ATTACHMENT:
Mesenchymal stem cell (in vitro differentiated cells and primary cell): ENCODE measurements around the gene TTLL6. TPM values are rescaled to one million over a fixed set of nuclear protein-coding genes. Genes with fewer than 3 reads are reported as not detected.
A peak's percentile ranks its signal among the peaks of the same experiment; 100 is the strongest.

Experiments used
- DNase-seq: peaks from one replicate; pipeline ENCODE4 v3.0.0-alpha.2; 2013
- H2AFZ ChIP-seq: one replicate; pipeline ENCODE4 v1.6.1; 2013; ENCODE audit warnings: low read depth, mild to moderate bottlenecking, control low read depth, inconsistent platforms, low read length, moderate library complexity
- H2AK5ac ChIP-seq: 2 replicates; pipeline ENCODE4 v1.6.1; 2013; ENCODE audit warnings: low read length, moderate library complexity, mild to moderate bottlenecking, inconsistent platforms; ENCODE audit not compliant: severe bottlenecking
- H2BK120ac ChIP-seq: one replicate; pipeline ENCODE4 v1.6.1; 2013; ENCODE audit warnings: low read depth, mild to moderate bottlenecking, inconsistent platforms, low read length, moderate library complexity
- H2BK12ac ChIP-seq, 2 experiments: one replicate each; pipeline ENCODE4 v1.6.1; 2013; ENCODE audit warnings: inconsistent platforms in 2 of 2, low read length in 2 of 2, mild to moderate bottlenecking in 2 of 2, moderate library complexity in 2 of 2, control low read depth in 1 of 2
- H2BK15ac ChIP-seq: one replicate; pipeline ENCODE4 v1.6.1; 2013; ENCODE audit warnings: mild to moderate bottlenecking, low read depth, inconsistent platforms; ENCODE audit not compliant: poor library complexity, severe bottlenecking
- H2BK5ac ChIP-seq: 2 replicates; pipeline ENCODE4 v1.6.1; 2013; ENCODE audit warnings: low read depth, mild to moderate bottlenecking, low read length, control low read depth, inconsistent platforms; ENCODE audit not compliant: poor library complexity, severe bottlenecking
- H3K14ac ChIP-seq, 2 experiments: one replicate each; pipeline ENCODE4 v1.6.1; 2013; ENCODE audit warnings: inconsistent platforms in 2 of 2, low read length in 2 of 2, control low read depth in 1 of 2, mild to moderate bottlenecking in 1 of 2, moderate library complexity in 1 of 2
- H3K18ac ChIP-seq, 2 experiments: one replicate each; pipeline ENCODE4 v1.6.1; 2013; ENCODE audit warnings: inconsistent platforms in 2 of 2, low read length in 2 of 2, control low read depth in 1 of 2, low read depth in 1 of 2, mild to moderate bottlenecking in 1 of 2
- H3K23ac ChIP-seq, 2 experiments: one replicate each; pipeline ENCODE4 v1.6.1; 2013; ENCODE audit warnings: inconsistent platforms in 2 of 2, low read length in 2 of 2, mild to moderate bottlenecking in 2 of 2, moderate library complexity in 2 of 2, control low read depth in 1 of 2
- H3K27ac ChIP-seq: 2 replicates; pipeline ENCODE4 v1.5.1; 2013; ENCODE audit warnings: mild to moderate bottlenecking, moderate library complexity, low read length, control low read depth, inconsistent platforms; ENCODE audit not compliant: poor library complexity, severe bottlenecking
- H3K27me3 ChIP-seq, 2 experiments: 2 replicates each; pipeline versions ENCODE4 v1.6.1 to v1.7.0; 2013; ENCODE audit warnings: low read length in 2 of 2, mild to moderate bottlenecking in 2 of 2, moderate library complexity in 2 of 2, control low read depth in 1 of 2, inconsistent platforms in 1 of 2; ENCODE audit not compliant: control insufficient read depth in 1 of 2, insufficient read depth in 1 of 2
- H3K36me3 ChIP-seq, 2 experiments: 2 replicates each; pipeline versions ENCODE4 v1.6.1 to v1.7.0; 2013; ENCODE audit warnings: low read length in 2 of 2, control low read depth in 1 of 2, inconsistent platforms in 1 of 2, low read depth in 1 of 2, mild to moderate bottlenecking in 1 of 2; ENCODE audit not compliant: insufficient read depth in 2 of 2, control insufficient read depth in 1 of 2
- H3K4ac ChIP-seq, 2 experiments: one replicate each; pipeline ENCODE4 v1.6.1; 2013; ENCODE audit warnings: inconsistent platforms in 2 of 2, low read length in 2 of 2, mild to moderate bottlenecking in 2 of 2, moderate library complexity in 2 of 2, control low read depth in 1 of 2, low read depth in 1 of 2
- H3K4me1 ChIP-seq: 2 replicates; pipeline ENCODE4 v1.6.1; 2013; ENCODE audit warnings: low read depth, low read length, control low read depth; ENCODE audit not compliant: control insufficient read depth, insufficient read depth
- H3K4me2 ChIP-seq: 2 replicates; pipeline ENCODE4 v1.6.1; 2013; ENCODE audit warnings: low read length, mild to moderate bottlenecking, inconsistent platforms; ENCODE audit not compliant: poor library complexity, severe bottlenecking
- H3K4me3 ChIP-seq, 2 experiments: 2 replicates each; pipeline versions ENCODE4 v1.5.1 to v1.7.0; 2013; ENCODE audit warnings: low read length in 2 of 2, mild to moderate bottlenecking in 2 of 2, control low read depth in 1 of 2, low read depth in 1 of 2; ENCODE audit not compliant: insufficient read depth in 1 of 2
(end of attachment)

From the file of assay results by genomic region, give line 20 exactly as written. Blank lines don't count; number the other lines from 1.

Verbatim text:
- H3K4me3 ChIP-seq, 2 experiments: 2 replicates each; pipeline versions ENCODE4 v1.5.1 to v1.7.0; 2013; ENCODE audit warnings: low read length in 2 of 2, mild to moderate bottlenecking in 2 of 2, control low read depth in 1 of 2, low read depth in 1 of 2; ENCODE audit not compliant: insufficient read depth in 1 of 2